After such bad weather (remember that cold Invisible Force Bastard {wind}?) limited mileages last year, good weather prevailed this year allowing 9 new division records to be set.  A record 62 riders rode 200 or more miles for which medals were given this year even if you didn’t make top 3 in your age class.  30% of the 206 twelve hour riders got double centuries! 


79 year old Richard Lawrence led us out of the high school parking lot with temperatures in the upper 40’s with about a 15 mph wind.  By afternoon under partly sunny skies, the wind had died down and high temps reached 61 degrees F.  Of the 4 men who finished in the lead group last year, I was back along with Brian Nieport and his teammate Bob Schoettinger on a tandem again, but with a new stoker – Melissa Cover whose longest ride was 130 miles.  Cover and I kept shouting out music rock groups/bands (such as Iron Butterfly, the Sex Pistols, Aerosmith, Duran Duran, New Order, Erasure, Enigma, Blink 182, & the Arcade Fire) at each other all day to help pass the time/miles. 


54 year old Dave Balfour in his HPV was the first to arrive at the South Solon checkpoint.  Our lead group of 23 arrived about a minute later covering the first 25 miles in one hour and five minutes (1:05).  We covered the first 50 mile loop in 2:15.  Although the HPV got up to five minutes ahead of us, we caught him by 100 miles which 18 of us completed in 4:35.  Two time Boston-Montreal-Boston winner and BMB course record holder Sandy Whittlesey dropped off our pack about 140 miles in.  13 riders covered the first 150 miles in 6:55.  On our fourth 50 mile loop, a broken spoke caused us to lose a rider.  What a bummer to be taken out by a mechanical so late in the event.  9 of us rode our first 200 miles in 9:15.  The Schoettinger/Cover tandem, Nieport, and David Young (first Calvin’s) did most of the pulling on the 50 mile laps.  On the 2nd-4th 50 mile laps, we all agreed to a piss stop about 35 miles into the loop, just after a railroad crossing. 


We had enough time left on the clock for eight or nine 7 mile laps.  On the second lap, Nieport attacked, and only Young and I had enough left to separately bridge up to him - making a new three man lead group.  Nieport misgauged his energy output, and dropped off Young and I on the fifth lap.  Young and I worked well together on the last three laps, but he had used up all of his pre-filled water bottles, so he got some bottles from my feeder at the school pit area.  We finished our eighth lap together (for 256 miles) with 15 minutes left on the clock.  All we needed were three more minutes (18 minutes left on the clock), and we could have ridden another lap for 263 miles.  Pacing yourself and watching the clock closely on those 7 mile loops can be very strategical to insure maximum mileage at Calvin’s.  I usually finish with very little wasted time left on the clock, but this year I blew it.   


So we waited at the school to see how many of those other riders who rode the first 200 miles with us would get our same mileage.  Nine minutes after us, an exhausted Nieport finished alone – getting his best Calvin’s mileage.  Two minutes after Nieport, current JMC champ John Jurczynski, Frank Sebode, 55 year old Larry Fitz, & Michael Flood all finished with 256 miles also.  Seven people are the biggest top mileage group ever at Calvin’s.  After pulling for much of the big 50 mile loops, the poor tandem had to settle for 249 miles, but still shattered the old mixed tandem record.  Also demolished was the old 55-59 class record by Fitz.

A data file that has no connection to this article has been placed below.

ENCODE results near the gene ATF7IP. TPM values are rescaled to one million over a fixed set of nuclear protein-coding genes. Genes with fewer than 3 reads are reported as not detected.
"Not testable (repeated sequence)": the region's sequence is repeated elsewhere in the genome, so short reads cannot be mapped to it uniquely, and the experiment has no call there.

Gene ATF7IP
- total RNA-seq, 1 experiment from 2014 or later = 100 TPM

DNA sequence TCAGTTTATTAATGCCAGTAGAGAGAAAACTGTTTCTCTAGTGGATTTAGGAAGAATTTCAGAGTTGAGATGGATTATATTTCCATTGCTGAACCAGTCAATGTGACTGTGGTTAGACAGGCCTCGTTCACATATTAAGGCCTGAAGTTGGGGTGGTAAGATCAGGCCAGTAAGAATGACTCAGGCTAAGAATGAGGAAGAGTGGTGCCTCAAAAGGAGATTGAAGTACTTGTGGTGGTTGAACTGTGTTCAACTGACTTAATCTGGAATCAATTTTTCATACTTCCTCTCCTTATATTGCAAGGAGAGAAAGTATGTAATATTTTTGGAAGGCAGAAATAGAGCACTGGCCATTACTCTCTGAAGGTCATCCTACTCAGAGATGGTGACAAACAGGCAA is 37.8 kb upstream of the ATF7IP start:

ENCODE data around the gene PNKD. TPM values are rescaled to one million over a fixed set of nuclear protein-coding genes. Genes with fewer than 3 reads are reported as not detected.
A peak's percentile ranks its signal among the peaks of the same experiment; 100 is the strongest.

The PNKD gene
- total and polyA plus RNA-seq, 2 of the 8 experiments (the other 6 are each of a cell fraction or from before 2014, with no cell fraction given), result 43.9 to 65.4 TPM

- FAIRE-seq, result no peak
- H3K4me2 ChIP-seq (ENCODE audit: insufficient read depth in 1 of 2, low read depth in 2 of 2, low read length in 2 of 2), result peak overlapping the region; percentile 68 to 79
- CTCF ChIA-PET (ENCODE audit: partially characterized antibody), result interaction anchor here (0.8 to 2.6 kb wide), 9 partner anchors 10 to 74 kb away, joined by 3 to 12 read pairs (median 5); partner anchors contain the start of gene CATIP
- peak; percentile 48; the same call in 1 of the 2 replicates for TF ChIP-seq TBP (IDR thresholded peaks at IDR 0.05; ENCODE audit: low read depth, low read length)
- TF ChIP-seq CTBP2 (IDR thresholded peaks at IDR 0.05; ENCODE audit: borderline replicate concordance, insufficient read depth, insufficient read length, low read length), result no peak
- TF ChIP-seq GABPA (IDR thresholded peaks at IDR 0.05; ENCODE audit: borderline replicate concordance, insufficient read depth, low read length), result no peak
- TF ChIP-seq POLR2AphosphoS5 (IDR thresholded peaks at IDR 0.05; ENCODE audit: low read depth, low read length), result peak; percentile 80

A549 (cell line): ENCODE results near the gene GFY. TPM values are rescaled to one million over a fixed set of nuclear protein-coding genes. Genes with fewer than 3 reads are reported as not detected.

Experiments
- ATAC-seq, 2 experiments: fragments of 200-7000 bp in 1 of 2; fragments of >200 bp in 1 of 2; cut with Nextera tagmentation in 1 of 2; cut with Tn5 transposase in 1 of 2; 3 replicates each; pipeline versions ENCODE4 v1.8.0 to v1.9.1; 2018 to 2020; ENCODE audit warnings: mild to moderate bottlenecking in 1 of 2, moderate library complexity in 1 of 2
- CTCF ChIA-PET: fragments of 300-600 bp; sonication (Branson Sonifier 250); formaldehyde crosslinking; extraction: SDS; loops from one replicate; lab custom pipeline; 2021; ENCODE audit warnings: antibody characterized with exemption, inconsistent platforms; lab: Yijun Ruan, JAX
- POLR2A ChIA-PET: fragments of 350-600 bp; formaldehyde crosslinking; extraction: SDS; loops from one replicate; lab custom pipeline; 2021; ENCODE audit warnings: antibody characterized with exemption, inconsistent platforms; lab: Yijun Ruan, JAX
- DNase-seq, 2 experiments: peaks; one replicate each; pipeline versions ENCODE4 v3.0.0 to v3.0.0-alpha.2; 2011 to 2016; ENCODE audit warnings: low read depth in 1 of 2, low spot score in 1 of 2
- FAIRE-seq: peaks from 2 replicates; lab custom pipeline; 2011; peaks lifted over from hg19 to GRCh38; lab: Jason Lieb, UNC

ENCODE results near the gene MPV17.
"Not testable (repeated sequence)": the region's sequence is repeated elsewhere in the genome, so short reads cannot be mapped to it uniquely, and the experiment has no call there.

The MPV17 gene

I would like to thank Brian Nieport’s father Ernie for feeding me a bottle at South Solon on the last 50 mile loop, and Jeff “Bubba” Stephens for feeding me Sustained Energy on the 7 mile loops. 


I pointed out that endurance ultracycling events such as Calvin’s are REALITY at it’s best – riders falling back or dropping out as the distance, terrain, weather, and misfortune take their toll over time.  Why then can’t an event as supreme as RAAM draw in as many TV viewers and sponsors as CBS TV’s “Survivor”?  


I have finished with the lead group for all the Calvin’s 12 Hour Challenges I have ridden since 2000.  Before 2000, nobody had ever gone over 250 miles in the 12 hour event.  Here are my mileages:


2000 – 263 miles (Finished alone.)

2001 – 264 miles (Set course record doing 5 big loops with Wesley Wilmer.)

2002 – 256 miles (Finished with Mark Hekman & Steve Marshall.)

2003 – 256 miles (Finished with Mark Hekman, Steve Marshall, Jim Amelung, & Brian Tober.  HPV rider Frank Geyer finished about 5 minutes before us with same mileage.)

2004 – (Was 110 miles into event with Karen McKee, Tracy McKay, Gary Waggoner, & John Jurczynski in the lead group when Robert Bachtel’s death cancelled the event.)

2005 – 242 miles (Finished with Brian Nieport seconds behind Bob Schoettinger/Adam Fuson tandem.)

2006 – 256 miles (Finished with David Young.  9 minutes later, Brian Nieport finished.  Two minutes after Nieport, John Jurczynski, Frank Sebode, Larry Fitz, & Michael Flood all finished with the same mileage.  7 people are the biggest top mileage group ever at Calvin’s. 


Discarding 2004, my average miles ridden over 6 years are 256.17, so I was just slightly below my average this year. 


The course is a mostly flat 50 mile loop, but is has 36 turns making it almost like a giant criterium.  With little shelter from the wind, the big loop has two checkpoints (one at the start/finish area {Shawnee High School} and the other 25 miles into the loop in the town of South Solon) where riders have to stop and have their numbers punched.  At 3:30pm, the 7 mile loop opens, and riders have to finish the full lap within the 12 hour limit for it to count.  Potholes and bad sections of pavement were well marked with orange spray paint.